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This is Theorem 7.5 in Foundations of Mathematical Analysis by Johnsonbaugh and Pfaffenberger.

At the end of the proof in the book, we want to show by contradiction that $b^n < a$ and $b^n > a$ are not true. The proof in the book excludes the part for $b^n > a$. The text suggest it's to be proved in a similar manner to $b^n<a$, but I can't seem to figure it out how to set up the variables to prove $b^n > a$ is not true.

Here is the proof in the book:

proof

My problem lies in "Similarly, one shows that $a < b^n$ is false...". How is this done?

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$b$ is a least upper bound. Just make the same inequalities for $(b-\frac{1}{m})^n$. Then you will get that $(b-\frac{1}{m})^n > a$ then $b$ is not a least upper bound. $$ \Big(b-\frac{1}{m}\Big)^n = \sum_{k = 0}^n(-1)^k {n \choose k}b^k\frac{1}{m^{n-k}} = b^n + \sum_{k = 0}^{n-1}(-1)^k {n \choose k}b^k\frac{1}{m^{n-k}} > b^n - \sum_{k=0}^{n-1}\frac{\delta}{n} = a $$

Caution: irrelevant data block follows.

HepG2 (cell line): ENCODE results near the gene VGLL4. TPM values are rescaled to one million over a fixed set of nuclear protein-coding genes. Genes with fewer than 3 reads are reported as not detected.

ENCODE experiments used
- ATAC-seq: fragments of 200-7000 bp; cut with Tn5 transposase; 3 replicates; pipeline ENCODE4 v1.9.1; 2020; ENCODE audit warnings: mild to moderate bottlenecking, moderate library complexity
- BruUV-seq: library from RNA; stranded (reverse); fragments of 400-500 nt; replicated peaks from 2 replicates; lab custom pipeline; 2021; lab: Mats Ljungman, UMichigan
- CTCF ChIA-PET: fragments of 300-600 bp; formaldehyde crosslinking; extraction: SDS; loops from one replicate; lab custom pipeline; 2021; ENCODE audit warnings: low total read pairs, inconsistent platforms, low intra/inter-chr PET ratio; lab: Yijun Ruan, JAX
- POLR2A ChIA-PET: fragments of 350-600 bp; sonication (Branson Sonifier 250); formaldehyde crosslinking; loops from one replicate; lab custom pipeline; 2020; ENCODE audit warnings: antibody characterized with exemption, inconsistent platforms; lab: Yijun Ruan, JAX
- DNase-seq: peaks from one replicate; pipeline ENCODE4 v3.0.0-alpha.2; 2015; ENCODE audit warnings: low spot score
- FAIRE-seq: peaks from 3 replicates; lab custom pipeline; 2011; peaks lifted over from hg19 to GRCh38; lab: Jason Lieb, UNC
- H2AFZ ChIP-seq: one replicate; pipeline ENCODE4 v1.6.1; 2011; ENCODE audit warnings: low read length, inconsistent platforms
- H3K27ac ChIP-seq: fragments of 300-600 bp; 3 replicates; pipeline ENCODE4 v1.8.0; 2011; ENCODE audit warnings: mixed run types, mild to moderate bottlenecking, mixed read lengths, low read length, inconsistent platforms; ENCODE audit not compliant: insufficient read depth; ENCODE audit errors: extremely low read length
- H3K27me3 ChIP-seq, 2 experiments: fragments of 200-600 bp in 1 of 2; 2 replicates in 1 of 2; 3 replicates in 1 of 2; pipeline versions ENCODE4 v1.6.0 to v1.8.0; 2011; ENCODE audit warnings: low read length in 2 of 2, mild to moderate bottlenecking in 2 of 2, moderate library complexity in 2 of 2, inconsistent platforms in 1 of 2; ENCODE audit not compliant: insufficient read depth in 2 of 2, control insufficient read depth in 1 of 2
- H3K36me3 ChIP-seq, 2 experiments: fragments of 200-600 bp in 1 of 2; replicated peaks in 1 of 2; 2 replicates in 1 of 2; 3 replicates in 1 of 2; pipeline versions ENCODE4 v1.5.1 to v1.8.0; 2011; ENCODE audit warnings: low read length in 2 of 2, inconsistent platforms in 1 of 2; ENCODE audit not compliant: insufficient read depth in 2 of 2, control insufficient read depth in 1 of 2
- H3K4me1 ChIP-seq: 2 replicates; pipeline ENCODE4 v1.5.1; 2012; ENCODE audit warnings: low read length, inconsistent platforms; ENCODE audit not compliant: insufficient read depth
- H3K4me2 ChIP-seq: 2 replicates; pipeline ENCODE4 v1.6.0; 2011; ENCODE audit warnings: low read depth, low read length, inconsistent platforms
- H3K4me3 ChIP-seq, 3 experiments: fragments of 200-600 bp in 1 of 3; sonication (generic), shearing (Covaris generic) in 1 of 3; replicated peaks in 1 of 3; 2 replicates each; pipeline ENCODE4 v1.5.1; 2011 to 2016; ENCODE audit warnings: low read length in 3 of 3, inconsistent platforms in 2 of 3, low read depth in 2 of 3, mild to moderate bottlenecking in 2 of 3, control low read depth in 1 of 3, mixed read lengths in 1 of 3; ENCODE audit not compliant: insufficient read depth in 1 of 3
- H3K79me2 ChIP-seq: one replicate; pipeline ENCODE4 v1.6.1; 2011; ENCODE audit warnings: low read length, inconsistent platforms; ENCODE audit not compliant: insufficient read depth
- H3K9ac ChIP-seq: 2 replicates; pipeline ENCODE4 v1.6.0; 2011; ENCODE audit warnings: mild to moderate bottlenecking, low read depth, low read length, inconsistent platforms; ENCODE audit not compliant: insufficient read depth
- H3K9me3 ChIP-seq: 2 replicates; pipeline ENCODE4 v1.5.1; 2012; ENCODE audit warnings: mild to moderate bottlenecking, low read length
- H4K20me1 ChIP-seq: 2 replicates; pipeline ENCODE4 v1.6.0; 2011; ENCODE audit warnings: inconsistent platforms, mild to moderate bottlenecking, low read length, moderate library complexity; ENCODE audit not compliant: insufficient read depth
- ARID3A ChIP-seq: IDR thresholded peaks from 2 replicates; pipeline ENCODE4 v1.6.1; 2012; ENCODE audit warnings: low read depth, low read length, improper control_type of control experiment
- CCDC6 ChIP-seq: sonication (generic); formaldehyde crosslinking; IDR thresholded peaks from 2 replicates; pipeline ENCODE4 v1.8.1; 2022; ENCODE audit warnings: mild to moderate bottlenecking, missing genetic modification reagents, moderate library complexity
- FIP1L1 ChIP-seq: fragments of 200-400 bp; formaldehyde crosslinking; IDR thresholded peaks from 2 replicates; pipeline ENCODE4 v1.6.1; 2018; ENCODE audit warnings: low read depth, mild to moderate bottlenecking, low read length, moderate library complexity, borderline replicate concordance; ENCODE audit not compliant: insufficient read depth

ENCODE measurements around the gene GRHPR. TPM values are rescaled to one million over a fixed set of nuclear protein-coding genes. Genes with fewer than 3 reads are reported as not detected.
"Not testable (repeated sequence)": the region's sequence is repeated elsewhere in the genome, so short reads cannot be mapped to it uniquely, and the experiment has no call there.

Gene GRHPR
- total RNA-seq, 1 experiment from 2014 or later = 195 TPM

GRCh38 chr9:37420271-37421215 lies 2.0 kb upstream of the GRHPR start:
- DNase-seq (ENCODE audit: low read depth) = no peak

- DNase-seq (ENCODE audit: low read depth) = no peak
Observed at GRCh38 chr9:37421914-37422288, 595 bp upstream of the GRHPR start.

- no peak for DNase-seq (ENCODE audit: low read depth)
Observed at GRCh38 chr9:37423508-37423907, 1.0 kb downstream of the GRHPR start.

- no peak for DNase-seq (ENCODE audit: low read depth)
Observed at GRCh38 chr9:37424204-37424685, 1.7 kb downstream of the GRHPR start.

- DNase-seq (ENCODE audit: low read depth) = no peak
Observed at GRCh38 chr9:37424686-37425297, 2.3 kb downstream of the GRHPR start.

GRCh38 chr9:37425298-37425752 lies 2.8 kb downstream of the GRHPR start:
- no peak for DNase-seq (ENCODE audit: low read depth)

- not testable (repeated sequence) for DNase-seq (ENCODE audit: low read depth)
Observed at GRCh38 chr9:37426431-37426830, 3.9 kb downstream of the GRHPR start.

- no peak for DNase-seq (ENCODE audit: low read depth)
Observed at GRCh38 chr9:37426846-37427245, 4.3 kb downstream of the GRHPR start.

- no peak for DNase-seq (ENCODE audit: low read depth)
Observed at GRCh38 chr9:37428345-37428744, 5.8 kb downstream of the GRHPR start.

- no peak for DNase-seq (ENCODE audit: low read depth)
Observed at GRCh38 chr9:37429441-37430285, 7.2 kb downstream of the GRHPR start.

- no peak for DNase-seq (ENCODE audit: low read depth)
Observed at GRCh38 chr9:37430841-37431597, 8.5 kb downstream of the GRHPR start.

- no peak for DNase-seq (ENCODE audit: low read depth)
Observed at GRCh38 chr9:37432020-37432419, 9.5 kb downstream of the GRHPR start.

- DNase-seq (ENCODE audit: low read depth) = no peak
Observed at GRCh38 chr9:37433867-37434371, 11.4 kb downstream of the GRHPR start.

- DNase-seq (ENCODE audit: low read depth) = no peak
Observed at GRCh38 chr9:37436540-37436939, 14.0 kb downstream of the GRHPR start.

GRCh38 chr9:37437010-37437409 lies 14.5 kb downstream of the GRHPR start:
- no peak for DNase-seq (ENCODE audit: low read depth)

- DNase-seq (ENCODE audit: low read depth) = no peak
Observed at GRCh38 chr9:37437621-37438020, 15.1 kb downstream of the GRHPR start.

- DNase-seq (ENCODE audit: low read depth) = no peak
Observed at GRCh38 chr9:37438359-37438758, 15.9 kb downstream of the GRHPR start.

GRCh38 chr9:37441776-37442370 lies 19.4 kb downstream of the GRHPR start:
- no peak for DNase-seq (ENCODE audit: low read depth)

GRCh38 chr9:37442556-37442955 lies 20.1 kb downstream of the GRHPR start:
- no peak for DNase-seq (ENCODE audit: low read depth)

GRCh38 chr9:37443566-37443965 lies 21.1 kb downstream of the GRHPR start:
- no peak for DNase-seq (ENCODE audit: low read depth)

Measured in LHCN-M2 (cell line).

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  • $\begingroup$ How does the negative sign appear in front of the summation with $\delta$ in the second to last expression? Can't the original summation be positive or negative depending on $k$ and $(-1)^k$? $\endgroup$ – mathjacks Oct 18 '14 at 15:40
  • $\begingroup$ I just replaced all positive signs with negatives, so sum became even less, that's why we have strict equality. $\endgroup$ – Jihad Oct 18 '14 at 15:53
  • $\begingroup$ So, if I wanted to add in another step for clarity, I could have added $b^n + \sum_{k = 0}^{n-1}(-1)^k {n \choose k}b^k\frac{1}{m^{n-k}} > b^n - \sum_{k = 0}^{n-1} {n \choose k}b^k\frac{1}{m^{n-k}}$, right? Thank you for the explanation, this is very clear. $\endgroup$ – mathjacks Oct 18 '14 at 16:03
  • $\begingroup$ @flapjackery exactly! $\endgroup$ – Jihad Oct 18 '14 at 16:04

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